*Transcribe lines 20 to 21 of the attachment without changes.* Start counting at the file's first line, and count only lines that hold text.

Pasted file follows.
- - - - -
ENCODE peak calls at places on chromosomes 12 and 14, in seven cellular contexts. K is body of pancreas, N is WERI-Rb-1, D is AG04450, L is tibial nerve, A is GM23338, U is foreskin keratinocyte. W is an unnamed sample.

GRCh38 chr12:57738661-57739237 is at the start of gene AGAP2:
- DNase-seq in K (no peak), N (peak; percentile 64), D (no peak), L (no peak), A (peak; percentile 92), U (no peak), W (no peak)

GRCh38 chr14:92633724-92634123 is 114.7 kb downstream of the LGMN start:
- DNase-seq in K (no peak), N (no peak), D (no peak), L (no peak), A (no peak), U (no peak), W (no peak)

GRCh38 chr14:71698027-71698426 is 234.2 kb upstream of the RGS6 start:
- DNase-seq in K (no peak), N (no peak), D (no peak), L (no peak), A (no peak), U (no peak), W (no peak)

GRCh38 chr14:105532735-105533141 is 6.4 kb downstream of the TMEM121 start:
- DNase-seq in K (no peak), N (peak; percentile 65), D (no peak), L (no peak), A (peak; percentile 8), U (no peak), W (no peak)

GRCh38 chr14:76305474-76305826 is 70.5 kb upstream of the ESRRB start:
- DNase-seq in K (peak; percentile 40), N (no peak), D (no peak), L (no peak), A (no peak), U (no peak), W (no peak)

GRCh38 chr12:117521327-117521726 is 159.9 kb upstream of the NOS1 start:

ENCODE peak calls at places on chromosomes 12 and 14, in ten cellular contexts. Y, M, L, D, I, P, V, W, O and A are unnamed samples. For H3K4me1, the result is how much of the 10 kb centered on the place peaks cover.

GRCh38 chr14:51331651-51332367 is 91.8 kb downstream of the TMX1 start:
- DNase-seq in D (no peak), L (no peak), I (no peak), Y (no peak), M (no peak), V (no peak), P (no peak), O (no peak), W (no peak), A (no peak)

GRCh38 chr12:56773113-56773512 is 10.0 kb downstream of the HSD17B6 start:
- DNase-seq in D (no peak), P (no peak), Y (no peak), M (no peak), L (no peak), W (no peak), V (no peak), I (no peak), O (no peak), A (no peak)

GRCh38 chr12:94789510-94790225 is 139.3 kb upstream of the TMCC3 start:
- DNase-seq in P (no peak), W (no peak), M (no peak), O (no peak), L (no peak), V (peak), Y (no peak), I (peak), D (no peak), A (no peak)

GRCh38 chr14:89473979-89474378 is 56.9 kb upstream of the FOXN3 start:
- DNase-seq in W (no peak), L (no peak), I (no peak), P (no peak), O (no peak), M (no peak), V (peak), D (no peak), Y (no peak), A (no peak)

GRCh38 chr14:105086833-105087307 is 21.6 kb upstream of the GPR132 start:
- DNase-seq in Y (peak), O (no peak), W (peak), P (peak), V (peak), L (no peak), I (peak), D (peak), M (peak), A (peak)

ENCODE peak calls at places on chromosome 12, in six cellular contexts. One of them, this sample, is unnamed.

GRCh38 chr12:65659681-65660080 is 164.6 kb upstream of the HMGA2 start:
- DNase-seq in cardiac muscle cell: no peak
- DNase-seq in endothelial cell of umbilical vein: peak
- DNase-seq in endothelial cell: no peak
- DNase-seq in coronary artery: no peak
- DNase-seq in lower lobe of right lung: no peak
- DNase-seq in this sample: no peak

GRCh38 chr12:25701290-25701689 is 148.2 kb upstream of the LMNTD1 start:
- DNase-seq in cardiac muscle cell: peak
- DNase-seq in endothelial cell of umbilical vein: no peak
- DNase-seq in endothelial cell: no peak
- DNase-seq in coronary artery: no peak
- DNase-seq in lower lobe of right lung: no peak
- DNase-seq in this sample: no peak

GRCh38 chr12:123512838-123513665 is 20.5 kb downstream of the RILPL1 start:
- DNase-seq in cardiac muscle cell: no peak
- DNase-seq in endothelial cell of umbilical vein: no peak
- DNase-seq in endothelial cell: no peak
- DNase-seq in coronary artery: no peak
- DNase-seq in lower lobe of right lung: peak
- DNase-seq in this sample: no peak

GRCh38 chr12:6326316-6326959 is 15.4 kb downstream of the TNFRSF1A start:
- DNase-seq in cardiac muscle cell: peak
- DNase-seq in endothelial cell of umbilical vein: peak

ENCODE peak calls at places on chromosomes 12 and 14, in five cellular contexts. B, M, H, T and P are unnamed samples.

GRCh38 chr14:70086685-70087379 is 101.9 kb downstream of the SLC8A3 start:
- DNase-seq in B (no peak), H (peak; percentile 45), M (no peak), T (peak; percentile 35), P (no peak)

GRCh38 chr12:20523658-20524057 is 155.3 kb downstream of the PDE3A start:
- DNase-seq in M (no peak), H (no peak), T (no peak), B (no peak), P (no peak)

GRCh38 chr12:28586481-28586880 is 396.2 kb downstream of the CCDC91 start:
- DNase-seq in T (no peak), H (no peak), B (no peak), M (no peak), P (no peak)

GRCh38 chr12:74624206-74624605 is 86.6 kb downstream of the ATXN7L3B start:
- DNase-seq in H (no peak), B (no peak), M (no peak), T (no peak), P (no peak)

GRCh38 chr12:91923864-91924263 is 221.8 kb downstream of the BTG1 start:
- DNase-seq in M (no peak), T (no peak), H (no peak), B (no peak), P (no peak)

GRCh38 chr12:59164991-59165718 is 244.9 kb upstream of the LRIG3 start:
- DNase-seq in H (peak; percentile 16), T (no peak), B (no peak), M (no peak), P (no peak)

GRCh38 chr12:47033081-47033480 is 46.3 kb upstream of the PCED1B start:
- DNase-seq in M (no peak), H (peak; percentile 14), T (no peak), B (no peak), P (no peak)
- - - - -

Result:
GRCh38 chr14:89473979-89474378 is 56.9 kb upstream of the FOXN3 start:
- DNase-seq in W (no peak), L (no peak), I (no peak), P (no peak), O (no peak), M (no peak), V (peak), D (no peak), Y (no peak), A (no peak)